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Tuesday, December 03, 2013

The Short Term

In the documentary, "Let's Make Money" Hermann Scheer, a member of the German Bundestag describes the problems created by privatization of public resources.
Society is deprived of a certain good that the private investor is interested in for reasons of profit.
Universities and the value they have provided their societies are a "certain good". Biopharma is the private investor who is interested in the "certain good" for reasons of profit.

The documentary describes, among many other things, the sale of Viennese trams to a U.S. investor. After the city of Vienna sold the trams they had to pay for the rights to operate the trams. The city of Innsbruck sold its public utilities.
They are not interested in what happens after them. This short term attitude... the lack of a will to take responsibility for the long term... knowing it will be up to others to resolve the problems later... is characteristic of the neo-liberal era. In the neo-liberal era, everything is reduced to making the highest profits immediately. And this at any price. - Herman Scheer
Luke Timmerman wrote about 3 biotech comapanies he sees as not taking the neo-liberal path in this article:
The financial world today is obsessed with short-term gains. Many investors don’t want to bet on some hope for the “next Genentech” in hopes of making returns 20 years from now. They want to make money next quarter, they expect a bigger return, and they want less risk. 
The public Universities gave in to private investor money thanks to Judah Folkman.
In 1974, Judah changed academic medicine and Harvard University by accepting the first large industrial-funded research grant from Monsanto Company to support his cancer research. As a result, for the first time, Harvard permitted its faculty to submit patents covering medical inventions.  Judah’s successful experiment in corporate funding also paved the way for industrial support of academic research laboratories at universities and research institutions across the nation, which is commonplace today.
And we were off to the races. Judah Folkman got paid. What came after was the failure of his promise and a new paradigm that has created problems that Judah did not see as his. College professors and their graduate students spend most of their time thinking about money. Working in the business of science is like that described in the "Let's Make Money" documentary by an economic advisor to the government of The Isle of Jersey:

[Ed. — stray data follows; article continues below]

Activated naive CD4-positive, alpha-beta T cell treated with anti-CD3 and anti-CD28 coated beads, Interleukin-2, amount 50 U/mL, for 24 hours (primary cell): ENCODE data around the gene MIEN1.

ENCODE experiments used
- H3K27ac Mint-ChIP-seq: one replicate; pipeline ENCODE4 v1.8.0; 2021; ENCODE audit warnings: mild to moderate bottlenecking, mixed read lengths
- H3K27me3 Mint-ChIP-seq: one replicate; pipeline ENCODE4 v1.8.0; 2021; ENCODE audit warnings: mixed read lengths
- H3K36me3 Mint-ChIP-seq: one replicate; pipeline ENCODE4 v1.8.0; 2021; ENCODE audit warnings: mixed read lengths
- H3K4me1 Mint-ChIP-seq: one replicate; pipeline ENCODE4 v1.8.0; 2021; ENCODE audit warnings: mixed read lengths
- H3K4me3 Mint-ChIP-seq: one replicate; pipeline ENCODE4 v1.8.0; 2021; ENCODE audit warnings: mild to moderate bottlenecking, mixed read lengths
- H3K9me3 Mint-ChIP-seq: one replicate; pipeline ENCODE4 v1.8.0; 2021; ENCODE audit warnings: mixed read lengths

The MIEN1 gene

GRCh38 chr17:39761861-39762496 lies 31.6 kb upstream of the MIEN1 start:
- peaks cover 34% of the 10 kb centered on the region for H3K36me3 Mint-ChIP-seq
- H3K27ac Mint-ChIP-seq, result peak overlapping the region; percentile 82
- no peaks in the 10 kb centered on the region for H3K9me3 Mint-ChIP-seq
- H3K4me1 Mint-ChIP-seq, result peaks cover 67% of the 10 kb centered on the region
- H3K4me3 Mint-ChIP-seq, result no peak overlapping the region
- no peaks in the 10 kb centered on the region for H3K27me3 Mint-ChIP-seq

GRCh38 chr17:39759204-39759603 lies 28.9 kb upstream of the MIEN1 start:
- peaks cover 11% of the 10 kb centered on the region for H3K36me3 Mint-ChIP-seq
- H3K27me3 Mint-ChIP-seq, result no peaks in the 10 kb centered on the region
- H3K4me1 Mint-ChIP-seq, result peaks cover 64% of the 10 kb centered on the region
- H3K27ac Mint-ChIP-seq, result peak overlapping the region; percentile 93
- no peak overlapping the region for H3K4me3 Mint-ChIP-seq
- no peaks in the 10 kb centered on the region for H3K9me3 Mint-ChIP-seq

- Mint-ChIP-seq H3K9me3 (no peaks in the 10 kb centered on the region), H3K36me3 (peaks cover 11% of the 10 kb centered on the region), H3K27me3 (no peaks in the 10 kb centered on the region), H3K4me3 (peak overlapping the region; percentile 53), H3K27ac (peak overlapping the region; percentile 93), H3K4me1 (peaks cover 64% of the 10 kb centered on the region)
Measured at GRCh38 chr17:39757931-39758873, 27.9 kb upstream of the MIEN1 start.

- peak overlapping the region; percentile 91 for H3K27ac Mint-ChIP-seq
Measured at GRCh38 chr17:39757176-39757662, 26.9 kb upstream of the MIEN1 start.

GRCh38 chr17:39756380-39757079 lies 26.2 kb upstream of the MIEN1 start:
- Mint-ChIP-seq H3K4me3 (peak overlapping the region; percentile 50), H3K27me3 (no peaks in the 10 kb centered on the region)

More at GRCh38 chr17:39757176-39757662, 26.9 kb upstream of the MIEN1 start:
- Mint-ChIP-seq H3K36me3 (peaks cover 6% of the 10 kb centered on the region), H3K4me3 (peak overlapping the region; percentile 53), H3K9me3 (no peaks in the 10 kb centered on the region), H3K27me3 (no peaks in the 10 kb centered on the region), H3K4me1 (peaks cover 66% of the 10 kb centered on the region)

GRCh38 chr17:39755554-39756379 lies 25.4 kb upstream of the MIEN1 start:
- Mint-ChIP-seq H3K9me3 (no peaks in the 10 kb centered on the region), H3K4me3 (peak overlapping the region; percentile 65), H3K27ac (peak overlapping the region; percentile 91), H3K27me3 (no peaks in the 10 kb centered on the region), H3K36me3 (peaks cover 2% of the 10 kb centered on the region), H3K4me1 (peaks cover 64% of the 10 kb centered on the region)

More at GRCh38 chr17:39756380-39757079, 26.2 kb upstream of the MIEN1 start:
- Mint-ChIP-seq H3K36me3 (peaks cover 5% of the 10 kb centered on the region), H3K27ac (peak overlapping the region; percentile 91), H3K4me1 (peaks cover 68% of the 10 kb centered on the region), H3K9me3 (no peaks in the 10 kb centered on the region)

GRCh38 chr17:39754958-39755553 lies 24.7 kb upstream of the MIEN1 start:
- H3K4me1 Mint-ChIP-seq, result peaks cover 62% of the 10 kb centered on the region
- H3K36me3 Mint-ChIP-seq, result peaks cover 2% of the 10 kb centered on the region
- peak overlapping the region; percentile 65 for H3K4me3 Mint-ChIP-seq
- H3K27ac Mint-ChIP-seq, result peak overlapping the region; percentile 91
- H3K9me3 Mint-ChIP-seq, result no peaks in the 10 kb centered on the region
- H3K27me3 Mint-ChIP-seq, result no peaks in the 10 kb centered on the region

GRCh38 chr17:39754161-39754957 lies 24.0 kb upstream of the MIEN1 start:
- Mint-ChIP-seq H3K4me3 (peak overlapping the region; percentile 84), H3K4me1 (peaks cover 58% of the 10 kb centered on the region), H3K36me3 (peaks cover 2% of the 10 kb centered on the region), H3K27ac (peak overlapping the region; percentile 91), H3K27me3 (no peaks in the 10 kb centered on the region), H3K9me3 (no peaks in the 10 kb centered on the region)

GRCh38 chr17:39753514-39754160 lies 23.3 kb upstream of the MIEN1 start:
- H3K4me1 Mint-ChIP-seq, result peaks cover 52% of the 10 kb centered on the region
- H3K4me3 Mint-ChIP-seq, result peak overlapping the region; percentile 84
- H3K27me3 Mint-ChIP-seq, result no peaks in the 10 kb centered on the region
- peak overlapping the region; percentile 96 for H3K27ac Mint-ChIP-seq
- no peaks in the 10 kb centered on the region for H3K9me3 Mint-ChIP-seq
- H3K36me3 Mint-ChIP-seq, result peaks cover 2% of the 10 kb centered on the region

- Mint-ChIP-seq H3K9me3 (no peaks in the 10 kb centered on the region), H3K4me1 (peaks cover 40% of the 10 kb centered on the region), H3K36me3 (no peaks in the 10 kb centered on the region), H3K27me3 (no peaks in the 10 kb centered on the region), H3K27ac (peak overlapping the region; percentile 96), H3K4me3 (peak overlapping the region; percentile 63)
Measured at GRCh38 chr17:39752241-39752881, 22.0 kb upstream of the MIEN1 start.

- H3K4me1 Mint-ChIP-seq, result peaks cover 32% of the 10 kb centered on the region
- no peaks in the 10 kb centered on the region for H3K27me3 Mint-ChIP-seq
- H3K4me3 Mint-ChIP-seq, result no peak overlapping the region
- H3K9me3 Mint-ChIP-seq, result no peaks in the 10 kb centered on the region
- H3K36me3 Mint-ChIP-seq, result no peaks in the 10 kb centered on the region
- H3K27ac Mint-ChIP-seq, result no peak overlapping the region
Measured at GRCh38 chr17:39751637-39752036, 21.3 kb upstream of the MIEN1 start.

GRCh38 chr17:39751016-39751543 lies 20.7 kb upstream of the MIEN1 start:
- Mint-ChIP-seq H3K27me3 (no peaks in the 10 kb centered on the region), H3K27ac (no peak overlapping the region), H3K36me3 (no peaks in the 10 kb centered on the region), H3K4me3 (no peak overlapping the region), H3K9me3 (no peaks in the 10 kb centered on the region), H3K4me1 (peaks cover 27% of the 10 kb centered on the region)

One of the things I found most peculiar working in the financial services was the culture of the workers themselves. Many of them are very intelligent people indeed. Lawyers, accountants, bankers, highly trained through Universities. Very privileged people. By and large, they hate their jobs. The jobs are boring, repetitive, stupid, but the money is fantastic. They know that the work they do is without worth. They don't create value in any economic sense of that term. What they do is allow capital which is being created in one country to be accumulated in a different country where it will become concentrated in the hands of a very small elite of the worlds population. Maybe less than 3%. 
Has science become this bad? We have very intelligent people who are very privileged. We help our investors and executive staff become wealthy but we are the first to go when an issue threatens the short term profit. Yet our jobs are boring, repetitive and stupid. A long term view that should be held by the young and easily manipulated laboratory workforce is that our older workers are unemployable. That is their fate if they fail to fight for a change. Our leaders are now businessmen. Our scientists are working at the Home Depot.

There is great value in a scientific mind. It makes the world a place where we can wonder, ask questions and find clever ways of getting answers. People with scientific minds help those around them by contributing to the body of knowledge that is passed down in our University systems. As we can now see from biopharma, starting in 1980, very little knowledge is being preserved for future generations. The knowledge is patented. The knowledge is of dubious accuracy. The knowledge is not subject to close scrutiny, as witnessed by The Amgen Study. The profits we seek may very well be the cancer that is changing the good name of science into a failing business model.

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